- Balls hit in this area are essentially never line drives, but rather looping home runs (or foul balls), so the risk of being hit unexpectedly by a line drive is lower.
- My personal experience is that many casual fans sit in this area, including kids, and as a result, the tolerance for casual conversation and getting up and down (and the like) is particularly high in this area.
Petco Park Food and Drinks
For me, an essential aspect of enjoying a Padres game in person is having some food and drink in and around the ballpark. I really enjoy special ballpark food and enjoy Padres games best with a few drinks.
Buying food and drinks at any ballpark, arena, or stadium during any sporting event can get expensive quickly if you randomly impulse buy whatever catches your eye. Over time, I have learned some ways to manage these costs at Petco Park.
The first is to consider going to a Padres game at Petco Park on a Tuesday. Every Tuesday is Taco Tuesday. Several food vendors in the stadium (most of them are branches of locally famous restaurants) offer tacos for a discounted price.
In 2018, this price is $2.50 each (typically with a maximum of four tacos per purchase). For comparison’s sake, a beer is about $11 (or more) and a hotdog from a vendor walking the aisles is $7.
This means that the lines for tacos on Taco Tuesdays can get long. I dislike waiting in lines myself. So, I tend to try to go get tacos at least a half-hour before the game begins. The tacos are prepared right in front of everyone in line.
Personal preferences will vary. My favorite at the last game I went to was the catch of the day fish tacos at Blue Water Seafood.
I also personally like the Mexican Wrestling iconography at Lucha Libre Taco Shop. I enjoy their steak tacos, too.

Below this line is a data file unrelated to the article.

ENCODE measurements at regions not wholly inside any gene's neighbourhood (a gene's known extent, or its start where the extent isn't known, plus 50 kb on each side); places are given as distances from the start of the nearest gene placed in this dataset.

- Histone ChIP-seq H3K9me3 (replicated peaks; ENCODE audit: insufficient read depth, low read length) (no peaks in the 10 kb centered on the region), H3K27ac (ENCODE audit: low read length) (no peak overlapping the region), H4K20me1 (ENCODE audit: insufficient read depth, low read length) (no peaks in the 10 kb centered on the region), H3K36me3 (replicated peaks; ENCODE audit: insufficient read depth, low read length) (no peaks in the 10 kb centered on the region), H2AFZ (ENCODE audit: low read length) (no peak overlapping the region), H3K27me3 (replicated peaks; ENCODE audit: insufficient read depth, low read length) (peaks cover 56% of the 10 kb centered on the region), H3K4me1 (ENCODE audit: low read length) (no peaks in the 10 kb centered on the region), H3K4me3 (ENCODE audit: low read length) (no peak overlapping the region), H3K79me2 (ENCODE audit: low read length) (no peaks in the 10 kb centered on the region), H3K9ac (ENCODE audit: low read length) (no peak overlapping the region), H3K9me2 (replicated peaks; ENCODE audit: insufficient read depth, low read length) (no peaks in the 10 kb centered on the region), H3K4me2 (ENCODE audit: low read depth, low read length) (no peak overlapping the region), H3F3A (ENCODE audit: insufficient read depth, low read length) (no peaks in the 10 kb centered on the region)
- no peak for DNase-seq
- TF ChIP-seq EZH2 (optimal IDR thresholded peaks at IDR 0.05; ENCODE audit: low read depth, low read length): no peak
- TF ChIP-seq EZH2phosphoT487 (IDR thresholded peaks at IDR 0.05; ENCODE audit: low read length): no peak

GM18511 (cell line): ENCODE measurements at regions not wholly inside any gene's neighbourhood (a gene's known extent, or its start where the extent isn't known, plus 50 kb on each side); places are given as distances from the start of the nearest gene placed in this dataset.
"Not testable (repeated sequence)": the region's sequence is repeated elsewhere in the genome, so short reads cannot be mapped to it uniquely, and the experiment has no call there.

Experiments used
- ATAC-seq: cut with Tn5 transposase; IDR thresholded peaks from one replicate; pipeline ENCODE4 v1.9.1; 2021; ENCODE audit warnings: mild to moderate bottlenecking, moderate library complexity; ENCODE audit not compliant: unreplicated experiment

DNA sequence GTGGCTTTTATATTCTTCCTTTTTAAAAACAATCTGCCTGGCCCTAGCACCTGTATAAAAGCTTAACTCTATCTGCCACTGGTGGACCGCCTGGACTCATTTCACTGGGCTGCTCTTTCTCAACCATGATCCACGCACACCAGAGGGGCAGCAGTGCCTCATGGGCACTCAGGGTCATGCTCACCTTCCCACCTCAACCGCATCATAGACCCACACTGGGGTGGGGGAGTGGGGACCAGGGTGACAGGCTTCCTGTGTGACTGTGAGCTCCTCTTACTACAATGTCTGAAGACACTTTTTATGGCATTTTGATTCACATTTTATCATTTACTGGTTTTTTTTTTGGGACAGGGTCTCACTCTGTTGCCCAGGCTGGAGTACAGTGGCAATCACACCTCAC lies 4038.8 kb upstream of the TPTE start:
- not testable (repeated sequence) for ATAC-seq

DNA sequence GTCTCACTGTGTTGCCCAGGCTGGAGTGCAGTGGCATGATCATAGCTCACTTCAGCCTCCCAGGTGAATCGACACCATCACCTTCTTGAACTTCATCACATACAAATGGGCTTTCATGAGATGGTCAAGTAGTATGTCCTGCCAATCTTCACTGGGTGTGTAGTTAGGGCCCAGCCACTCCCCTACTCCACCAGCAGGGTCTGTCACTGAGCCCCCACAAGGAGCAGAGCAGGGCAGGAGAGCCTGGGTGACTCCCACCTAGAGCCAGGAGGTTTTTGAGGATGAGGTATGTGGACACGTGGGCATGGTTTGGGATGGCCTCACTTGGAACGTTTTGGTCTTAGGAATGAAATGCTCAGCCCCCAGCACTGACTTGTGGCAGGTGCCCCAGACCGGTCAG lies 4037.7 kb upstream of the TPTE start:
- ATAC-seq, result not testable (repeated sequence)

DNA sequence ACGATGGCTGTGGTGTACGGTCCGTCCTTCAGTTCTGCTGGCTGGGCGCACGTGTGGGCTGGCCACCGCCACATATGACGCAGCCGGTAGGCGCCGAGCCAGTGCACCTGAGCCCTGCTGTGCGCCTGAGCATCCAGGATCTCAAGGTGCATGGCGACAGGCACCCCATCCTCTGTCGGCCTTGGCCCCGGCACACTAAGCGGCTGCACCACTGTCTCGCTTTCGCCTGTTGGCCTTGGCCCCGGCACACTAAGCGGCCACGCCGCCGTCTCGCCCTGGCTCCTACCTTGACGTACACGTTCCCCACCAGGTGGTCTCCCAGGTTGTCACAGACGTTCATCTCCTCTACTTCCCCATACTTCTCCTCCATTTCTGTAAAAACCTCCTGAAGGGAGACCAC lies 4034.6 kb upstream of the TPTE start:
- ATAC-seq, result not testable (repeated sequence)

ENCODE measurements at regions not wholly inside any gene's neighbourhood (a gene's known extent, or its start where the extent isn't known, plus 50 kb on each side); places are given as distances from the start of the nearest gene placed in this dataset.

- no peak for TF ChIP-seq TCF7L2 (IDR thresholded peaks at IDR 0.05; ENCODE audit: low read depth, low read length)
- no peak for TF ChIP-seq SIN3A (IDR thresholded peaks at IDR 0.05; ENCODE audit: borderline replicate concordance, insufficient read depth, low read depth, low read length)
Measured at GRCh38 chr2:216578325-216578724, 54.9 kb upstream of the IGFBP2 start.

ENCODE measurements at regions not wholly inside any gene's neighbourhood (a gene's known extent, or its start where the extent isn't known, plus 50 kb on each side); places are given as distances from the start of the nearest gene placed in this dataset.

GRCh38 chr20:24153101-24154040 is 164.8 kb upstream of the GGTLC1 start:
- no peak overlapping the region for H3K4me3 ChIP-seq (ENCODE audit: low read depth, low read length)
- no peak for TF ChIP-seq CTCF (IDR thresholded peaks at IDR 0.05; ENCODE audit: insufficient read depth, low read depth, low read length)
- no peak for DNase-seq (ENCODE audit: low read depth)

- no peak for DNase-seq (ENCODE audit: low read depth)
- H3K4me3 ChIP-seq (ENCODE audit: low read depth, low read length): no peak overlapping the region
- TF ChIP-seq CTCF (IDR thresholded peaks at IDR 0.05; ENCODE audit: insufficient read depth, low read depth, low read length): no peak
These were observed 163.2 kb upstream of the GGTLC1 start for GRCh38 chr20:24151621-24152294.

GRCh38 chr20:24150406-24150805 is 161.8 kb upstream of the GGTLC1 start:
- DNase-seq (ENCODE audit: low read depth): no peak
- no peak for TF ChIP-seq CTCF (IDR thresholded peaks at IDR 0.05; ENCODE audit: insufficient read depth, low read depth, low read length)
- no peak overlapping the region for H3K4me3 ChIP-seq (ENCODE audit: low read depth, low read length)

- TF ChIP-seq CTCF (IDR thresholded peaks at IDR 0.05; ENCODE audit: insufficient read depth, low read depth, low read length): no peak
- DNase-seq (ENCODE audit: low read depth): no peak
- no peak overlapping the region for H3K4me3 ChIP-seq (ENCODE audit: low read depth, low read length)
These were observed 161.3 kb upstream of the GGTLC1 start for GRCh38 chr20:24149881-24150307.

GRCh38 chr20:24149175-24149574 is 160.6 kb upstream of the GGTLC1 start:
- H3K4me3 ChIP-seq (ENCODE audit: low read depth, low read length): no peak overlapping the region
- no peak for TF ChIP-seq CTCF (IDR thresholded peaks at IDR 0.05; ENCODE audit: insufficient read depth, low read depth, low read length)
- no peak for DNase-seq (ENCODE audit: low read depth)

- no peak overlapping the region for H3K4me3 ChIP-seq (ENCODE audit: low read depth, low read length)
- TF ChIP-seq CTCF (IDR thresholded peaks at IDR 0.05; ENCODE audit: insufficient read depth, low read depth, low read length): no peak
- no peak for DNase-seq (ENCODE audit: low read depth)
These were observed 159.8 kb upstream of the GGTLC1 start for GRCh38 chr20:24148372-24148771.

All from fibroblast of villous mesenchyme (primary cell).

Drink and Eat Outside/Around Petco Park
Petco Park is located in downtown San Diego, adjacent to the many bars and restaurants of the historic Gaslamp Quarter. This means that there is a myriad of options for eating and drinking within a few blocks of the stadium, in family-friendly (and not so family-friendly) restaurants and bars.
If you want to have a few cocktails or glasses of wine before the game or some more varied, healthier food, I would strongly recommend getting to Petco Park at least one hour before the game starts and have a casual bite to eat outside the stadium.
Without any advance online searching for happy hours, you almost can’t help but beat the price inside Petco Park of an $11 beer.
A personal favorite of mine, because I like al fresco dining generally, is the outside, sidewalk bar at the Blind Burro. It’s literally across the street from the stadium and just one block from an entrance to Petco Park where the Padres Hall of Fame and Park at the Park are also situated (see below). So it’s very conveniently located. They also have a happy hour. Currently, they also have Baja Tuesdays, featuring $17 bottomless margaritas as well as food specials.
A favorite of mine, recommended by the bartender, are the al pastor tacos (2 for $7 on Baja Tuesdays).
Bring Your Own Water and Snacks
Personally, I’ve never been a big fan of bringing my own food inside stadiums or movie theater. Part of the fun for me is the ‘ballpark food’ experience.
But I have found that it does make sense to take some advantage of what you’re allowed to bring into the stadium. That list includes bottled water. Even when just going to a Padres game with other adults, I bring a small bag with some bottled waters, especially to day games when sitting in the sun.